• "We observed two broad classes of prospective myeloid enhancers in pre- B cells as follows: (1) pre-existing enhancers that were decorated with H3K4Me1, H3K27Ac, and P300 and depleted for H3K27Me3 (Figure 2A); and (2) de novo enhancers that lacked any of the active enhancer marks but were instead often decorated with H3K27Me3 (Figure 2A). Similar results were obtained by performing ChromHMM analysis (Figure S2C; Ernst and Kellis, 2012) as an independent analytical approach demonstrating that pre-existing enhancers are enriched for activation marks, whereas de novo enhancers are depleted for activation marks and enriched for H3K27Me3 (Figure S2D). Approximately twothirds of the pre-existing enhancers were bound by PU.1 and exhibited high levels of activation marks compared to sites not bound by PU.1 (Figure S2B). "
    [Show abstract] [Hide abstract]
    ABSTRACT: Transcription-factor-induced somatic cell conversions are highly relevant for both basic and clinical research yet their mechanism is not fully understood and it is unclear whether they reflect normal differentiation processes. Here we show that during pre-B-cell-to-macrophage transdifferentiation, C/EBPα binds to two types of myeloid enhancers in B cells: pre-existing enhancers that are bound by PU.1, providing a platform for incoming C/EBPα; and de novo enhancers that are targeted by C/EBPα, acting as a pioneer factor for subsequent binding by PU.1. The order of factor binding dictates the upregulation kinetics of nearby genes. Pre-existing enhancers are broadly active throughout the hematopoietic lineage tree, including B cells. In contrast, de novo enhancers are silent in most cell types except in myeloid cells where they become activated by C/EBP factors. Our data suggest that C/EBPα recapitulates physiological developmental processes by short-circuiting two macrophage enhancer pathways in pre-B cells. Copyright © 2015 The Authors. Published by Elsevier Inc. All rights reserved.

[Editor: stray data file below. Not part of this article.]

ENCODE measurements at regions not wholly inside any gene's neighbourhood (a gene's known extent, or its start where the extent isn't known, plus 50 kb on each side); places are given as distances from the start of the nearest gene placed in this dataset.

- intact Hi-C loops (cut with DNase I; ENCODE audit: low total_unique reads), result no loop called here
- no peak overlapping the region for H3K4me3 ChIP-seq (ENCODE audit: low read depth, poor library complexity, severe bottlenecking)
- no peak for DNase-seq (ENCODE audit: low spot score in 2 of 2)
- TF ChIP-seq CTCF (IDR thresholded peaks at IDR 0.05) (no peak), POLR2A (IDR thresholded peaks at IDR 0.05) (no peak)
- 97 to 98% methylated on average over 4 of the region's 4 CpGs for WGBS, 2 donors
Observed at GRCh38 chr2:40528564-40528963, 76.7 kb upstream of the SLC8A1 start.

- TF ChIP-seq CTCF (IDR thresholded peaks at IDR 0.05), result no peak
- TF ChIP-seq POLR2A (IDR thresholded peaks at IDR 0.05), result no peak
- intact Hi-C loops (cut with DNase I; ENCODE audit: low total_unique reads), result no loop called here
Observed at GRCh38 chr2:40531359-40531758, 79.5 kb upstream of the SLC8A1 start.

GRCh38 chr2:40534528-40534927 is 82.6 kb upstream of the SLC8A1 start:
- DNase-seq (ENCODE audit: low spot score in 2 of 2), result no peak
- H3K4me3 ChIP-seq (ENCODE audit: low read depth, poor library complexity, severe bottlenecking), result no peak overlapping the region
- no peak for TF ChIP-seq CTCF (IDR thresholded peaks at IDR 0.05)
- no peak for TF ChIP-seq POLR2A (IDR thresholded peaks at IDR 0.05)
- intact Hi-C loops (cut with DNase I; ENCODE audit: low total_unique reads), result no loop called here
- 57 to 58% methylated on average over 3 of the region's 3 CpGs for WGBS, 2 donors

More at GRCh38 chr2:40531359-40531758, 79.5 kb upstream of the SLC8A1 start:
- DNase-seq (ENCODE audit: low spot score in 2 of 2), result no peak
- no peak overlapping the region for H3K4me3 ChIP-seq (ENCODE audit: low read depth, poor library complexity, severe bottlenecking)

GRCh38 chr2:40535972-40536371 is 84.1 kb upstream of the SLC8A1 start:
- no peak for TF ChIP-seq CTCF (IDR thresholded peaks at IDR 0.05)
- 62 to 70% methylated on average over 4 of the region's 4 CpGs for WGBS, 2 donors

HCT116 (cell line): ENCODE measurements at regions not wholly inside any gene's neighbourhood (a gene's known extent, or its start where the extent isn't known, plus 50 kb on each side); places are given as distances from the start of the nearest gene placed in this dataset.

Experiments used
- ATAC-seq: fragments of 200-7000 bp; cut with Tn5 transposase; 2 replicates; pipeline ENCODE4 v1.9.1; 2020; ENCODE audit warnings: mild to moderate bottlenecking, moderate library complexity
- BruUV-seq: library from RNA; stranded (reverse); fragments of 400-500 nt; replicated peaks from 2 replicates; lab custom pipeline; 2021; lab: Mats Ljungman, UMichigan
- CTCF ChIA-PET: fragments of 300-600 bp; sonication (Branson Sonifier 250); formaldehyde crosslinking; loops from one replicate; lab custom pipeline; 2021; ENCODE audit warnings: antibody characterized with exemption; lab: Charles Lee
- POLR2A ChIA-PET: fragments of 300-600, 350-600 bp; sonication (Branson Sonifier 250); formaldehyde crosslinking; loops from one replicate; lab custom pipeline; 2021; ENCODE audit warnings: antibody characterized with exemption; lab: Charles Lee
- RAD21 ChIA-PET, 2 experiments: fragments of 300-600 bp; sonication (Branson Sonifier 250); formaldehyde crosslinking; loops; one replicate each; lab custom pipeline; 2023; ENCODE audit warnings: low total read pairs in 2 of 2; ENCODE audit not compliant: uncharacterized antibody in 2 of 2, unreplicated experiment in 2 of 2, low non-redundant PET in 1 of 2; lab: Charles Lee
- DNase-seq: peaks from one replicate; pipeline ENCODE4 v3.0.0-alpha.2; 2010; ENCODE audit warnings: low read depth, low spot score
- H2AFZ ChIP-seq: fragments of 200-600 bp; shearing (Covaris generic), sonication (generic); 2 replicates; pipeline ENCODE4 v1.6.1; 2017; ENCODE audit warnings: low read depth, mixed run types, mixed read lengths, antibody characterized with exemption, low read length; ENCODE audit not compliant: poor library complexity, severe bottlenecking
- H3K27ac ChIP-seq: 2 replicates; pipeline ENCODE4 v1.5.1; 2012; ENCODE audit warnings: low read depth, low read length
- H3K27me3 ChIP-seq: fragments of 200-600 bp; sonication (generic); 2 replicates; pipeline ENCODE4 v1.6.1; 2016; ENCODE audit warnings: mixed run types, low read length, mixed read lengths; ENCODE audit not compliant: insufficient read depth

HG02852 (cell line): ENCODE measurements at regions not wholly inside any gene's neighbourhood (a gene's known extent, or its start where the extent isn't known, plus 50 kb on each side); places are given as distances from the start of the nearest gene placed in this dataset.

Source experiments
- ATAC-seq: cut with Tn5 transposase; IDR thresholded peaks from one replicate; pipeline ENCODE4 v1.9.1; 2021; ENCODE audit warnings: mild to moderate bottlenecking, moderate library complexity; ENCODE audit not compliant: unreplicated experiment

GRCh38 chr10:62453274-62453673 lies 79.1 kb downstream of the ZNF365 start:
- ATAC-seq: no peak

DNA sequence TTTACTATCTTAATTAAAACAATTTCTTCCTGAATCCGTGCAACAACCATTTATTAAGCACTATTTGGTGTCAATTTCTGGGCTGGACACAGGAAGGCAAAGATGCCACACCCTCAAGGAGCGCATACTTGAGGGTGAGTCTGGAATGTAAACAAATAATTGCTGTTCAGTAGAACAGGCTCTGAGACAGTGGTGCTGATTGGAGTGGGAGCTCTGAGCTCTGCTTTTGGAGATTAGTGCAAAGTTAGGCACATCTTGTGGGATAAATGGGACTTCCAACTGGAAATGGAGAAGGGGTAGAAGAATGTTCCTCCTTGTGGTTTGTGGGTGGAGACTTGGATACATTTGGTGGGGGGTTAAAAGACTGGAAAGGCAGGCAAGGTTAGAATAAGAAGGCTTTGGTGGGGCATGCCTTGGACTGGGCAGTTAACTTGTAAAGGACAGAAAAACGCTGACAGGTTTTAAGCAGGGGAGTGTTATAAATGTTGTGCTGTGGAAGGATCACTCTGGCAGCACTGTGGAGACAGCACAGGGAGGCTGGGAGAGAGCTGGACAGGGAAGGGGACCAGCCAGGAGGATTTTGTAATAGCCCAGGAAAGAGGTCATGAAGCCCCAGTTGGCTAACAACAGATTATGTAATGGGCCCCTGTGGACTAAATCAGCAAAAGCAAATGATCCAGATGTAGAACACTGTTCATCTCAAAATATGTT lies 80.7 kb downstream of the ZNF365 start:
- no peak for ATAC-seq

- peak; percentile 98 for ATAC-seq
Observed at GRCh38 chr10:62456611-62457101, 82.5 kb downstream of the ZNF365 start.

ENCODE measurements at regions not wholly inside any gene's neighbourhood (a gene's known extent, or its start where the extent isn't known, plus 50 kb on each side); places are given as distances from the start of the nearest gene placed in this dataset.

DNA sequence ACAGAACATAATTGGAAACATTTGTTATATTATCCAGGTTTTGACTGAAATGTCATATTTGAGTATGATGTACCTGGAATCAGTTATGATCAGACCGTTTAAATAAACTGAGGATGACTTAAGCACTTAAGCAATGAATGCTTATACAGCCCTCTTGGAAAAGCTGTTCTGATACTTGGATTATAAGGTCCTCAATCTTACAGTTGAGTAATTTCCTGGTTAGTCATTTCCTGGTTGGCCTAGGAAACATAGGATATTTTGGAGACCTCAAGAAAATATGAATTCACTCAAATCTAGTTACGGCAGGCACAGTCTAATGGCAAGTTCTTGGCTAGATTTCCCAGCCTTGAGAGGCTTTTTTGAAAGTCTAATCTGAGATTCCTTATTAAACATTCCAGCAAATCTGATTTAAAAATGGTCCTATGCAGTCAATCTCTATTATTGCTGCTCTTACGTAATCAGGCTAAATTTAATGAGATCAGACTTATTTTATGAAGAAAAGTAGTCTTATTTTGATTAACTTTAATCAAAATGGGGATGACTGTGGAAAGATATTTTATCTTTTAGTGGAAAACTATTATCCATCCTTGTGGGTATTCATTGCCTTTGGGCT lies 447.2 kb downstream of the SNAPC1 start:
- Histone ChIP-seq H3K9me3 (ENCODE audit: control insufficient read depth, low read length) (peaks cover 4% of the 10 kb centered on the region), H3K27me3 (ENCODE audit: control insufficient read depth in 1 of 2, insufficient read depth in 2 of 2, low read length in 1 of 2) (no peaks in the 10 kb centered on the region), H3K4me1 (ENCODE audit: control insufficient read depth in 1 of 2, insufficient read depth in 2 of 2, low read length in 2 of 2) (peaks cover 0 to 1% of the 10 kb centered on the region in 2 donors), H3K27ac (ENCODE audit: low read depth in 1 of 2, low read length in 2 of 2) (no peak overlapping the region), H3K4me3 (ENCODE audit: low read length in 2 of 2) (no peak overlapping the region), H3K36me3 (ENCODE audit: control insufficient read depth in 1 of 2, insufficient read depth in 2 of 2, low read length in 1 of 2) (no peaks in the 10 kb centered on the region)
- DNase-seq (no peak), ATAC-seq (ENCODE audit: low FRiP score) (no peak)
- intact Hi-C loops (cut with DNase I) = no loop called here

Stem Cell Reports 07/2015; 5(2). DOI:10.1016/j.stemcr.2015.06.007 · 5.37 Impact Factor
  • Source
    • "Less than one third of Ascl1 binding occurs inside genes (30%) or their promoter regions (7%) (Figures 2A and 2B), suggesting that Ascl1 binds predominantly to distal enhancer regions. We next used a Hidden-Markov model to characterize the chromatin states at Ascl1-bound regions, using genome-wide profiles of histone modifications generated from proliferating and differentiating NS cells (before or 24 hr after addition of tamoxifen, respectively ) (Ernst and Kellis, 2012). Ascl1 BEs fall mostly within regions of chromatin highly co-enriched for H3K4me1 and H3K27ac, characteristic of active enhancers (same result for p < 10 À10 ; data not shown). "
    [Show abstract] [Hide abstract]
    ABSTRACT: The proneural transcription factor Ascl1 coordinates gene expression in both proliferating and differentiating progenitors along the neuronal lineage. Here, we used a cellular model of neurogenesis to investigate how Ascl1 interacts with the chromatin landscape to regulate gene expression when promoting neuronal differentiation. We find that Ascl1 binding occurs mostly at distal enhancers and is associated with activation of gene transcription. Surprisingly, the accessibility of Ascl1 to its binding sites in neural stem/progenitor cells remains largely unchanged throughout their differentiation, as Ascl1 targets regions of both readily accessible and closed chromatin in proliferating cells. Moreover, binding of Ascl1 often precedes an increase in chromatin accessibility and the appearance of new regions of open chromatin, associated with de novo gene expression during differentiation. Our results reveal a function of Ascl1 in promoting chromatin accessibility during neurogenesis, linking the chromatin landscape at Ascl1 target regions with the temporal progression of its transcriptional program. Copyright © 2015 The Authors. Published by Elsevier Inc. All rights reserved.
    Cell Reports 03/2015; 10(9):1-13. DOI:10.1016/j.celrep.2015.02.025 · 8.36 Impact Factor
Show more

Similar Publications